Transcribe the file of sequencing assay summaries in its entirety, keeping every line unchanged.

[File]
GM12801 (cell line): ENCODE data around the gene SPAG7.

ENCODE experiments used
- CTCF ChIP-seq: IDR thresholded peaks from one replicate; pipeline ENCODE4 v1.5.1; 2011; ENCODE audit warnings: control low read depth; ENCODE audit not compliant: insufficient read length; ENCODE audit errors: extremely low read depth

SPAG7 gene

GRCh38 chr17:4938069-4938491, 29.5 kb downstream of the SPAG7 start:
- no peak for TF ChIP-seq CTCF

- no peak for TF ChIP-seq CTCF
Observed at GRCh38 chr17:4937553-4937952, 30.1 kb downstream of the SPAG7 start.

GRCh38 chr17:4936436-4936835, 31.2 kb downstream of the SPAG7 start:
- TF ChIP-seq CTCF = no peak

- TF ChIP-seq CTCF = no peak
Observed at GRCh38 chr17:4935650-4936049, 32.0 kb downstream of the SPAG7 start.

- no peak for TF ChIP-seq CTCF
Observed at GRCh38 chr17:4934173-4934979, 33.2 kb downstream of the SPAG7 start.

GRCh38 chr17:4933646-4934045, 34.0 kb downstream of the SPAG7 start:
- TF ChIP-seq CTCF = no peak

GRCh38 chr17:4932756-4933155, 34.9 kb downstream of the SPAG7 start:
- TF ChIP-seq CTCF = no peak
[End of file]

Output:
GM12801 (cell line): ENCODE data around the gene SPAG7.

ENCODE experiments used
- CTCF ChIP-seq: IDR thresholded peaks from one replicate; pipeline ENCODE4 v1.5.1; 2011; ENCODE audit warnings: control low read depth; ENCODE audit not compliant: insufficient read length; ENCODE audit errors: extremely low read depth

SPAG7 gene

GRCh38 chr17:4938069-4938491, 29.5 kb downstream of the SPAG7 start:
- no peak for TF ChIP-seq CTCF

- no peak for TF ChIP-seq CTCF
Observed at GRCh38 chr17:4937553-4937952, 30.1 kb downstream of the SPAG7 start.

GRCh38 chr17:4936436-4936835, 31.2 kb downstream of the SPAG7 start:
- TF ChIP-seq CTCF = no peak

- TF ChIP-seq CTCF = no peak
Observed at GRCh38 chr17:4935650-4936049, 32.0 kb downstream of the SPAG7 start.

- no peak for TF ChIP-seq CTCF
Observed at GRCh38 chr17:4934173-4934979, 33.2 kb downstream of the SPAG7 start.

GRCh38 chr17:4933646-4934045, 34.0 kb downstream of the SPAG7 start:
- TF ChIP-seq CTCF = no peak

GRCh38 chr17:4932756-4933155, 34.9 kb downstream of the SPAG7 start:
- TF ChIP-seq CTCF = no peak